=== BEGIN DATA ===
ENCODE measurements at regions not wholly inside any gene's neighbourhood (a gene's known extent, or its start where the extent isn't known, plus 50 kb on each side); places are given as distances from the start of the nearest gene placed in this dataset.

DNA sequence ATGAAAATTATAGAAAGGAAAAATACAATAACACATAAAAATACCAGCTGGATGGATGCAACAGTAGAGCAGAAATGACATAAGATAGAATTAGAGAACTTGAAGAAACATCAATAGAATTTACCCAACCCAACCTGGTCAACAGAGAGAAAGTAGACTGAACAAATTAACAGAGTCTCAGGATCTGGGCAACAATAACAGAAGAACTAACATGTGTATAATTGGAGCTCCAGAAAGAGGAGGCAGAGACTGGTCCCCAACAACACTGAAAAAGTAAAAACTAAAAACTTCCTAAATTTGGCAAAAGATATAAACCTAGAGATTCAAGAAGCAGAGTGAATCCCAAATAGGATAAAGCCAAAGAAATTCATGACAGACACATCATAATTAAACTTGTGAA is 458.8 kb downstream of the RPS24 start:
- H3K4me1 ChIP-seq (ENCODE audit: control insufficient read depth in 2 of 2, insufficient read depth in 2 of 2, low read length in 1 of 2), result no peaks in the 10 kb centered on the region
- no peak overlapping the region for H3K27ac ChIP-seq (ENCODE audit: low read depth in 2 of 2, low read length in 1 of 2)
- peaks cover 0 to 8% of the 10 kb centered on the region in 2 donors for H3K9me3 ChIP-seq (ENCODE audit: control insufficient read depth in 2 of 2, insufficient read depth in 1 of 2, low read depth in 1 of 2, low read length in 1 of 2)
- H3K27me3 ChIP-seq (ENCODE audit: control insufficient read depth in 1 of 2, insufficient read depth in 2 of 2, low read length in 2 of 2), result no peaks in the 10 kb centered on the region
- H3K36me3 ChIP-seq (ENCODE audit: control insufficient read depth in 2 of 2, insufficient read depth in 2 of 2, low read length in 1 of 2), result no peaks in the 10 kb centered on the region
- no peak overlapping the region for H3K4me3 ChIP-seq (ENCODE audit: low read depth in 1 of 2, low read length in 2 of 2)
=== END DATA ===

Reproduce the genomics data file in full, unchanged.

ENCODE measurements at regions not wholly inside any gene's neighbourhood (a gene's known extent, or its start where the extent isn't known, plus 50 kb on each side); places are given as distances from the start of the nearest gene placed in this dataset.

DNA sequence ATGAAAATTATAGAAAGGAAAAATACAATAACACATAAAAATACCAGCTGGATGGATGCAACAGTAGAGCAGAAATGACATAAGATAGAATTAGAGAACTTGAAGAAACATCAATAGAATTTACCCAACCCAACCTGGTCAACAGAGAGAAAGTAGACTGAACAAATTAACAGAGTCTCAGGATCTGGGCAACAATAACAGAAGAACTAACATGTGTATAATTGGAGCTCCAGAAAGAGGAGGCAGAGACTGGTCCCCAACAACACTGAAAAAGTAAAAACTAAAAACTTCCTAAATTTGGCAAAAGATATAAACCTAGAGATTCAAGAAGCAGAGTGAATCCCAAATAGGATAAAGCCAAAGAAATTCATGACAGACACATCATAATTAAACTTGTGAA is 458.8 kb downstream of the RPS24 start:
- H3K4me1 ChIP-seq (ENCODE audit: control insufficient read depth in 2 of 2, insufficient read depth in 2 of 2, low read length in 1 of 2), result no peaks in the 10 kb centered on the region
- no peak overlapping the region for H3K27ac ChIP-seq (ENCODE audit: low read depth in 2 of 2, low read length in 1 of 2)
- peaks cover 0 to 8% of the 10 kb centered on the region in 2 donors for H3K9me3 ChIP-seq (ENCODE audit: control insufficient read depth in 2 of 2, insufficient read depth in 1 of 2, low read depth in 1 of 2, low read length in 1 of 2)
- H3K27me3 ChIP-seq (ENCODE audit: control insufficient read depth in 1 of 2, insufficient read depth in 2 of 2, low read length in 2 of 2), result no peaks in the 10 kb centered on the region
- H3K36me3 ChIP-seq (ENCODE audit: control insufficient read depth in 2 of 2, insufficient read depth in 2 of 2, low read length in 1 of 2), result no peaks in the 10 kb centered on the region
- no peak overlapping the region for H3K4me3 ChIP-seq (ENCODE audit: low read depth in 1 of 2, low read length in 2 of 2)